Fans, students upset, shocked by vandalism
Prior to Turkey Bowl, both towns react to crude Darien display
DARIEN -- It was all everyone wanted to talk about-- yet few would actually speak up.
More than 15 people declined to comment Thanksgiving morning at Darien High School, the site of the 2010 Turkey Bowl between New Canaan and Darien, about the spray-painting vandalism incident that rocked the towns and football teams 24 hours earlier. Five Blue Wave players were kicked off the team, and this no doubt remains a radioactive topic.
Those who did go on the record condemned the act.
"I think it was pretty dumb, especially because two of the kids are our starters," Darien High senior Charlie Eisner said. "And it makes the whole town look bad."
New Canaan students were as dumbfounded as they were disturbed by the aggressive display of Darien bravado, which included coloring over the school's clock tower, James D. Dunning Field entrance sign, and spray-painting a big "D" on the brick-laid ground entrance to the Rams' stadium, defacing the dedication to those passed.
"I wasn't really angry or anything, I was surprised as to how people could be so stupid and think so far ahead," New Canaan senior Maggie Tucker said. "Also, one of my friends is good friends with some kids in Darien, and she said they're all angry, too. I think everybody's angry about this."
Daniel Mazabras was in a peculiar spot. He's a graduate of Darien High, but a resident of New Canaan. He played offensive and defensive tackle, as well as kicker and punter, for the Blue Wave 21 years ago. He watched Thursday's Turkey Bowl from the New Canaan bleachers.
"I think the boys made a poor decision and they'll be reprimanded appropriately," Mazabras, 39, said. "I think it's a select bunch of individuals, and hopefully everybody else has learned a lesson from it."
A handful of New Canaan students taunted the Blue Wave players from afar during warm-ups, boastfully asking, "Where's the spray paint, guys? Where's your spray paint at?"
Word of the damage to New Canaan's Hawes Plaza spread like wildfire Wednesday morning all over Fairfield County, and was perhaps at its most intense within the halls of Darien and New Canaan's high schools.
"I heard it through e-mail, through the coaching staff of the New Canaan Youth Football League in the early morning," Mazabras said.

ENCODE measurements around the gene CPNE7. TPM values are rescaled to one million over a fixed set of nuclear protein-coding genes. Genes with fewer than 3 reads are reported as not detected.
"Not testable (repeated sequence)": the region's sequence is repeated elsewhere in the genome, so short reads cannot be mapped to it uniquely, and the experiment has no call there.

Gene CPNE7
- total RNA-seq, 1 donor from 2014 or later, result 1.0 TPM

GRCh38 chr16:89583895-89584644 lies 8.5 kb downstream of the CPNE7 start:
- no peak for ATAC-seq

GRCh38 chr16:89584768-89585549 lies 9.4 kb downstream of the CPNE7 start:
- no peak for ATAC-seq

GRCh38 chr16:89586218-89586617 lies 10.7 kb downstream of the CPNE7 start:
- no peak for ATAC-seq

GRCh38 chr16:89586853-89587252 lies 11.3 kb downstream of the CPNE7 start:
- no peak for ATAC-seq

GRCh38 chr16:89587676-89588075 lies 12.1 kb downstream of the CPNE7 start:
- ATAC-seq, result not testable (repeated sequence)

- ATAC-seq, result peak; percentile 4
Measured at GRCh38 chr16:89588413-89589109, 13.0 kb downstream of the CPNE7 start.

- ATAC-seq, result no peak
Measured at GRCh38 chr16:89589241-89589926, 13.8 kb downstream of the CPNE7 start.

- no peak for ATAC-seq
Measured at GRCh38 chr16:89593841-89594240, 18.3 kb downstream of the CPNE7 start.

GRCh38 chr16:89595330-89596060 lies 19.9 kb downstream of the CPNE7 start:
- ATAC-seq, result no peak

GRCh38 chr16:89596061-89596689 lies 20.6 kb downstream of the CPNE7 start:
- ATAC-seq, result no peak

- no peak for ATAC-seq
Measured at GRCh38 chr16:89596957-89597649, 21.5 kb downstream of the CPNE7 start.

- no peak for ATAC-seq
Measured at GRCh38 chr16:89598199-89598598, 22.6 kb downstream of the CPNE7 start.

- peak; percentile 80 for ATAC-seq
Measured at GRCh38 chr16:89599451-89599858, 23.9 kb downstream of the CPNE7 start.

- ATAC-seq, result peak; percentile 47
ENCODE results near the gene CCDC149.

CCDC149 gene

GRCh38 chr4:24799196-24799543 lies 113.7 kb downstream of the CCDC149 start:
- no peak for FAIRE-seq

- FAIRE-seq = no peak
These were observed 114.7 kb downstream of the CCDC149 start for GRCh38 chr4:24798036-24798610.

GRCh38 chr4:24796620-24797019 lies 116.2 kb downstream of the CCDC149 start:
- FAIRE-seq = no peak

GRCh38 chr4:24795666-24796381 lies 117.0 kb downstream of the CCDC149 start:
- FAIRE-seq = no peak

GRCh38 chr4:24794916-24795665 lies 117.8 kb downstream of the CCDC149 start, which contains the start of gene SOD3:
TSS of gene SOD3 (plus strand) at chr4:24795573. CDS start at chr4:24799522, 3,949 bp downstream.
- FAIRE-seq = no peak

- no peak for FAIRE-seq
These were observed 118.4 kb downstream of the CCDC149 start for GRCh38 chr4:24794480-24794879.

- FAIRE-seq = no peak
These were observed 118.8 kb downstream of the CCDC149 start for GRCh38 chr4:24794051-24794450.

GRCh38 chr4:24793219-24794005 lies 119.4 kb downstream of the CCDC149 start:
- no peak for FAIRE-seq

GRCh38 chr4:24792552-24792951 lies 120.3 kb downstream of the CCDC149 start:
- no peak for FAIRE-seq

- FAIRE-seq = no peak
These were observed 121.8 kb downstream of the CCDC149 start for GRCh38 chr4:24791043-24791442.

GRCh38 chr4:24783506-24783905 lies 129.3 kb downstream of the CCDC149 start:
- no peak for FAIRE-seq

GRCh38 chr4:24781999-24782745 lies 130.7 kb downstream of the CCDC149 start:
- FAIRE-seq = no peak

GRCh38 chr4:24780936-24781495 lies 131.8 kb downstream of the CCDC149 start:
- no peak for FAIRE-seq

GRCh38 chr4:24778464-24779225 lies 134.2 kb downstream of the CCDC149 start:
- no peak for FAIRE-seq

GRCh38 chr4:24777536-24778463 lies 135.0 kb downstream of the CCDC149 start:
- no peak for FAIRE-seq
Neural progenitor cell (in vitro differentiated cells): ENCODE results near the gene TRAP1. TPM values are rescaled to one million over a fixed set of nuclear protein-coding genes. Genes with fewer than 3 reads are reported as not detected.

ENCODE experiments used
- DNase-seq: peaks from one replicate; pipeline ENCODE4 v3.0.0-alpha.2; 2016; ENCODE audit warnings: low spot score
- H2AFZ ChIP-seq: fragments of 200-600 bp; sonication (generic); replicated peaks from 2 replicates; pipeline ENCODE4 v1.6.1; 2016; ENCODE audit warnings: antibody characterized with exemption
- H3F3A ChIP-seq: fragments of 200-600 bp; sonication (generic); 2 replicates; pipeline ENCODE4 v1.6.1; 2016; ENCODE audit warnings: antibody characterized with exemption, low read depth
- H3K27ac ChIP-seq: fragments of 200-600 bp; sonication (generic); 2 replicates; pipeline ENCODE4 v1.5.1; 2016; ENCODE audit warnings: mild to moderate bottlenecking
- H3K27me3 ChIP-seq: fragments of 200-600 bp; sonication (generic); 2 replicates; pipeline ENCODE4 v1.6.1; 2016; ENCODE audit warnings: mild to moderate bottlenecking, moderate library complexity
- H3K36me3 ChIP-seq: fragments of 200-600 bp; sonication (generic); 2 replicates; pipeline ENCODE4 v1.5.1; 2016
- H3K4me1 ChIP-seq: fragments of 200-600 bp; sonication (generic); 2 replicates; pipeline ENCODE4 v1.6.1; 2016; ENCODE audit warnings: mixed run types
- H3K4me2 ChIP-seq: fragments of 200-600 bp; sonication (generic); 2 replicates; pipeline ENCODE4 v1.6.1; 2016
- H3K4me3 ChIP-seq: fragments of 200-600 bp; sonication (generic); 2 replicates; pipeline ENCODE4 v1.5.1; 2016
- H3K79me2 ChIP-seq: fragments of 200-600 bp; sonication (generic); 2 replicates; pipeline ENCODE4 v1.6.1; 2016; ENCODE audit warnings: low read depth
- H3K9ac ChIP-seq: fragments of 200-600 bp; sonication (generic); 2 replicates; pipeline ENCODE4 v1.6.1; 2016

Eisner said he and none of those in his social circle heard anything about plans of vandalism before it went down in the early hours Wednesday.
"Pretty much everyone was talking about it around 8:30 in the morning," Eisner said. "Everyone knew it happened then, we just didn't know who it was at that point. Then people started getting pulled out of classes like an hour later. They found out pretty fast."
It was the same frantic, buzzing situation at the site of the crime, New Canaan High.
"In my first class I found out," New Canaan senior Lindsay Levine said. "And in every single class after that, it was the first thing we talked about. ... People were mad about it, but they saw it was just so dumb of them to do that. I don't think they thought of retaliating, because they knew it was a really low thing to do."
Jim Bryson, who played at Darien in 1982 and `83 as a defensive back -- and is a resident of Norwalk now -- was playing a game of catch with his son, Nolan, prior to the start of the game. He found out Tuesday afternoon when he was eating lunch at New Canaan's Cherry Street East.
When asked if he was surprised by it, Bryson said, "No comment."
Was anything like this, even on a smaller scale, pervasive in the culture of the two towns, the two football teams, back when Bryson was playing?
"Not to my knowledge," he said.
All five Darien players were prohibited from being on-site for the Turkey Bowl, and with that, speculation about the Blue Wave's chances ranged from optimistic to speculative from those on the school's campus Thursday morning, where the stands were packed an hour before kickoff.
"We're still obviously going to win," Eisner said in a support of his classmates.
William Smelzer, a Darien student who was selling yo-yo's and cupcakes for a fundraiser prior to the game, appeared to be a little doubtful.
"We had a good chance, everyone believed we had a good chance of winning this game -- we have a good chance, still -- but what's happened since we lost two of our starters, a lot is less certain," Smelzer said. "We hope it's a good game, but if we lose, we know why."
Mazabras said, "I expect Darien to be a little flat, considering everything that's happened."
New Canaan wound up easily winning the game, 42-14, and with that, taking the Turkey Bowl title for the seventh straight season.
The two towns have had a number of historic moments in their rivalries between so many of the sports programs, but this black eye clearly left more than a tainted tinge on the 2010 Turkey Day tilt.
"A lot of people felt really embarrassed for Darien, because it's not the entire school," New Canaan senior Bridget Lemoine said. "There are wonderful kids there as well. I think a couple of kids made a very bad choice, and hopefully it won't ruin the rest of their lives. I think we all learn from this."